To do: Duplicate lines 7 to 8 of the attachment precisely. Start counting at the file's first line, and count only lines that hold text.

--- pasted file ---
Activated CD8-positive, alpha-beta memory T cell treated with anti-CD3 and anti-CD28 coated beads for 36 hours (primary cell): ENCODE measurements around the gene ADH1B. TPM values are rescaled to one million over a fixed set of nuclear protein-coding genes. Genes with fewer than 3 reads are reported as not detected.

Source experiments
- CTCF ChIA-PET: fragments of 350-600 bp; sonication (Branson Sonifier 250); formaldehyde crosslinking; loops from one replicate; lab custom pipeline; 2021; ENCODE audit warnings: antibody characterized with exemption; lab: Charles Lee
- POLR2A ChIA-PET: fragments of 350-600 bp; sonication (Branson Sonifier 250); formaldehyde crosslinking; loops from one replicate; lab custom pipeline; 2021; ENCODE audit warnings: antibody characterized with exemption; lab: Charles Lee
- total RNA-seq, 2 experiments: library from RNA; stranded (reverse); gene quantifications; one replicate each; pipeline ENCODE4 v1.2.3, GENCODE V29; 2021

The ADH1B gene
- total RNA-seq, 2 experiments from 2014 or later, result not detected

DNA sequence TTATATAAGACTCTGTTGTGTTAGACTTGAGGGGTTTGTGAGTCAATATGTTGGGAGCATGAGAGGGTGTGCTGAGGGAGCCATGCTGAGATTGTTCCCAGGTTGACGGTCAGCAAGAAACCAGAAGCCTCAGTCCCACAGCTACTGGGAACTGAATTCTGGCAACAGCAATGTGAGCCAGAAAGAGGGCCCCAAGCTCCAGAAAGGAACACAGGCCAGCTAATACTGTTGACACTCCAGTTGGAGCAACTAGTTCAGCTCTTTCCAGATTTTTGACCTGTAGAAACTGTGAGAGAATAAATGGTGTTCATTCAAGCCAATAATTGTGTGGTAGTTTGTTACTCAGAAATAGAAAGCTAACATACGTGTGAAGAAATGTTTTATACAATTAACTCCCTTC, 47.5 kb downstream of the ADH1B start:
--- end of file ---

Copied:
- total RNA-seq, 2 experiments from 2014 or later, result not detected

DNA sequence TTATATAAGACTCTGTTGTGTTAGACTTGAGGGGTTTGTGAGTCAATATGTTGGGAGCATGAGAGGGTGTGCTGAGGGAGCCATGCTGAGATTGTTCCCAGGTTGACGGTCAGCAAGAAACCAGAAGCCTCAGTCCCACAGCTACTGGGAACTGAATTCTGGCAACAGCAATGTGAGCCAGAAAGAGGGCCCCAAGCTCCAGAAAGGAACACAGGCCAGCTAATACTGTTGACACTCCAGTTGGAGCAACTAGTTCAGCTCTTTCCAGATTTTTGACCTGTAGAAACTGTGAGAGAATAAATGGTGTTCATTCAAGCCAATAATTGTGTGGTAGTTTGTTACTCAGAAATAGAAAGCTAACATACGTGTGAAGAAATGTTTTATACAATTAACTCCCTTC, 47.5 kb downstream of the ADH1B start: